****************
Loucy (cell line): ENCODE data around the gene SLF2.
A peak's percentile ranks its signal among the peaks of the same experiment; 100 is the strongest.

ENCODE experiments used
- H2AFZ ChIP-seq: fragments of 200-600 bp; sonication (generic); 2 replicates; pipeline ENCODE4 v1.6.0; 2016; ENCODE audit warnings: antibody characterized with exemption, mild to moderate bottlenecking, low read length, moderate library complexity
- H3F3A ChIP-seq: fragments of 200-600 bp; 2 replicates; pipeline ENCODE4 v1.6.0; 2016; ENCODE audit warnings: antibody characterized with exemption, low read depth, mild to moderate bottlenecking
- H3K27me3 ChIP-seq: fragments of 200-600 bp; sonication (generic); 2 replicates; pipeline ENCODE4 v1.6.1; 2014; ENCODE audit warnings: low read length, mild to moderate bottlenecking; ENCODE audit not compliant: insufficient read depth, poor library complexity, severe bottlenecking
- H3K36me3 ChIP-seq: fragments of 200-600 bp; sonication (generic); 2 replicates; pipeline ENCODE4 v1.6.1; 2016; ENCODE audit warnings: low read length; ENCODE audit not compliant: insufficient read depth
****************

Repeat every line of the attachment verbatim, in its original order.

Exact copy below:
Loucy (cell line): ENCODE data around the gene SLF2.
A peak's percentile ranks its signal among the peaks of the same experiment; 100 is the strongest.

ENCODE experiments used
- H2AFZ ChIP-seq: fragments of 200-600 bp; sonication (generic); 2 replicates; pipeline ENCODE4 v1.6.0; 2016; ENCODE audit warnings: antibody characterized with exemption, mild to moderate bottlenecking, low read length, moderate library complexity
- H3F3A ChIP-seq: fragments of 200-600 bp; 2 replicates; pipeline ENCODE4 v1.6.0; 2016; ENCODE audit warnings: antibody characterized with exemption, low read depth, mild to moderate bottlenecking
- H3K27me3 ChIP-seq: fragments of 200-600 bp; sonication (generic); 2 replicates; pipeline ENCODE4 v1.6.1; 2014; ENCODE audit warnings: low read length, mild to moderate bottlenecking; ENCODE audit not compliant: insufficient read depth, poor library complexity, severe bottlenecking
- H3K36me3 ChIP-seq: fragments of 200-600 bp; sonication (generic); 2 replicates; pipeline ENCODE4 v1.6.1; 2016; ENCODE audit warnings: low read length; ENCODE audit not compliant: insufficient read depth